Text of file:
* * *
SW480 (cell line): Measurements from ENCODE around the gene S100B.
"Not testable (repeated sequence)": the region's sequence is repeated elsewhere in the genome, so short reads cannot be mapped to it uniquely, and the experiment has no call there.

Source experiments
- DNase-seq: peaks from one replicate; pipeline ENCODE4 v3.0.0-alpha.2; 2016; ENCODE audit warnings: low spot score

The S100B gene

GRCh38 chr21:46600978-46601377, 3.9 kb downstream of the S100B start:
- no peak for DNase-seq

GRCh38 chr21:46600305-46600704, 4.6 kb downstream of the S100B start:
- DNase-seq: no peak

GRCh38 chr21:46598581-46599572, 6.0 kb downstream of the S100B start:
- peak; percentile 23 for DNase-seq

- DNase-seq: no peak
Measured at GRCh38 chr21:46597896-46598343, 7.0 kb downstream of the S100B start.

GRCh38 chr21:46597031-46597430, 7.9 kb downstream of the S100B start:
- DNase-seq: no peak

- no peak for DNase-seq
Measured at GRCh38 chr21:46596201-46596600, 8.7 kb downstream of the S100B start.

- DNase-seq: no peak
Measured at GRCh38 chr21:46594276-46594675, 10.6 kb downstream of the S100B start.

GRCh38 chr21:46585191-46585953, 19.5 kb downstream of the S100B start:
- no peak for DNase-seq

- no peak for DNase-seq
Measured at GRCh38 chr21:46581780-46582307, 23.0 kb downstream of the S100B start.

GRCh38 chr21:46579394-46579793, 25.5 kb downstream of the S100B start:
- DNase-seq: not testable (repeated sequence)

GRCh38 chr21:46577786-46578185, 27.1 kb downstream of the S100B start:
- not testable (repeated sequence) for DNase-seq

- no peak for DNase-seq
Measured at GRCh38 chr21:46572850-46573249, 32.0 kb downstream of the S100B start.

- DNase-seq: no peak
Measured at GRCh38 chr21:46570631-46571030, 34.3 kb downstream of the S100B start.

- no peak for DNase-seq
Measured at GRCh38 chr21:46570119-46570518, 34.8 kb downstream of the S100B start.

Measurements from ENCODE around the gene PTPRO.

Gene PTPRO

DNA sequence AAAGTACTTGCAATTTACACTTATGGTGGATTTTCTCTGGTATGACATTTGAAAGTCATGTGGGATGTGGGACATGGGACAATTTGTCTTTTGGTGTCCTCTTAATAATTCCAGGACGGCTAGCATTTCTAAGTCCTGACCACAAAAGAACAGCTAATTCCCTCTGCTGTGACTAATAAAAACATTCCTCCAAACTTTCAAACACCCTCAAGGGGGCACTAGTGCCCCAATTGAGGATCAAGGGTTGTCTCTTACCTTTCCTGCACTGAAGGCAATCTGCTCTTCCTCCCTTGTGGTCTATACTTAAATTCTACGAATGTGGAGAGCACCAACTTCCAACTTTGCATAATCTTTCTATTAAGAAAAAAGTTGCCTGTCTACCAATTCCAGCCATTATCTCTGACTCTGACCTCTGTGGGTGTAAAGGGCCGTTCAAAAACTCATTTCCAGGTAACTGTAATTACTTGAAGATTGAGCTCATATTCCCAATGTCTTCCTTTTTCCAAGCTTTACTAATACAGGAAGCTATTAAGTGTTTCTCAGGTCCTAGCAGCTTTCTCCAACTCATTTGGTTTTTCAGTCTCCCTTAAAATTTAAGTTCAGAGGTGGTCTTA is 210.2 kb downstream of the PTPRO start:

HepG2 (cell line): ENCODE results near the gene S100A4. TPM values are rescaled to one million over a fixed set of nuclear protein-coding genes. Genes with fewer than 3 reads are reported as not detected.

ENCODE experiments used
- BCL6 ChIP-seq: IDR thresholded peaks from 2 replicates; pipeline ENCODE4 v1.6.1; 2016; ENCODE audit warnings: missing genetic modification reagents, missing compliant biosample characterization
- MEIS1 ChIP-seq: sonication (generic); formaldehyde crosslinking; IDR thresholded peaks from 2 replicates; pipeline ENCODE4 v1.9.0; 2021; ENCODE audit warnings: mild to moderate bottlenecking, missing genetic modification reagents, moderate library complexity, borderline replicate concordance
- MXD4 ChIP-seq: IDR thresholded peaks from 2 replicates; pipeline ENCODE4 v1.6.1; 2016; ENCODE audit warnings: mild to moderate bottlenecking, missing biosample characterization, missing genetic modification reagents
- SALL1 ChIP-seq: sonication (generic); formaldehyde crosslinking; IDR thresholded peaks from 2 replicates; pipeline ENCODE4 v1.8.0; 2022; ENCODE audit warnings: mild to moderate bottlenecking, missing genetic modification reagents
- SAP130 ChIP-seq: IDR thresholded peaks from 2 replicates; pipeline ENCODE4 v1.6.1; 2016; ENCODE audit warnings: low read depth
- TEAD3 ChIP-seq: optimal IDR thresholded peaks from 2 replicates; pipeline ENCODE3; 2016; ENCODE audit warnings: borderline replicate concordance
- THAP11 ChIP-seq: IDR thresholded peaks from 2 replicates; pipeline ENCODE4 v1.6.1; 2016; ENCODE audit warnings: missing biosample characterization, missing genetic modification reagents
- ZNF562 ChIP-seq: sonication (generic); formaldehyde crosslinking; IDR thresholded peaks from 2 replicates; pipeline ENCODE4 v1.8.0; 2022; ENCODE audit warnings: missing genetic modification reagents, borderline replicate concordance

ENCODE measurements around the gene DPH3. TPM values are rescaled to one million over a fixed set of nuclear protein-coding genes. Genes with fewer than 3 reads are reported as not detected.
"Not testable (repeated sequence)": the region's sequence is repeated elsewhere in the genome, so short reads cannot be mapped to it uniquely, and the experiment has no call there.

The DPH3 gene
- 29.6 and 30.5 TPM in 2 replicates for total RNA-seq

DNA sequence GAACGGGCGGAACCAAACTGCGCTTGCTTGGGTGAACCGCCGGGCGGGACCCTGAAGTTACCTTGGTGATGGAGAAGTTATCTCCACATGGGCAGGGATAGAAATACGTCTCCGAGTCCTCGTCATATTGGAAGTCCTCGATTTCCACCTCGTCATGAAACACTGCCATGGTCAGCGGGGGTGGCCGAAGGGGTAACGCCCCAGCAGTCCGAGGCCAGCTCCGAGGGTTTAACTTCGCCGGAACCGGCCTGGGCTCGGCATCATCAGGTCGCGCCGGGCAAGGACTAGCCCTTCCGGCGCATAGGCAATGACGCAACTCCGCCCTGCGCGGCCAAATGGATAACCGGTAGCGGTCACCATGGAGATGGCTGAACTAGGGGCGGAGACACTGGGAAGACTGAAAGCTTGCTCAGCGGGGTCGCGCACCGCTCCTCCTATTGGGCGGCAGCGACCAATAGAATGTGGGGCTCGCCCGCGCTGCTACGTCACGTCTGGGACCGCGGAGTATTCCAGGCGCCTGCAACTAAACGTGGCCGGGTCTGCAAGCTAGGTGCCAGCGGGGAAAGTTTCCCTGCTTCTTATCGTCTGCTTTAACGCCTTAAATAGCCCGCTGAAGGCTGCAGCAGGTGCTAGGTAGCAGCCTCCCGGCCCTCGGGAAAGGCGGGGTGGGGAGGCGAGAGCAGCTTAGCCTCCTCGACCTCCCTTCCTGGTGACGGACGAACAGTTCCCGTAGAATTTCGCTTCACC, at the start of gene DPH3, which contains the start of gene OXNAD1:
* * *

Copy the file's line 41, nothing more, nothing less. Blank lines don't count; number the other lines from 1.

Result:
- MXD4 ChIP-seq: IDR thresholded peaks from 2 replicates; pipeline ENCODE4 v1.6.1; 2016; ENCODE audit warnings: mild to moderate bottlenecking, missing biosample characterization, missing genetic modification reagents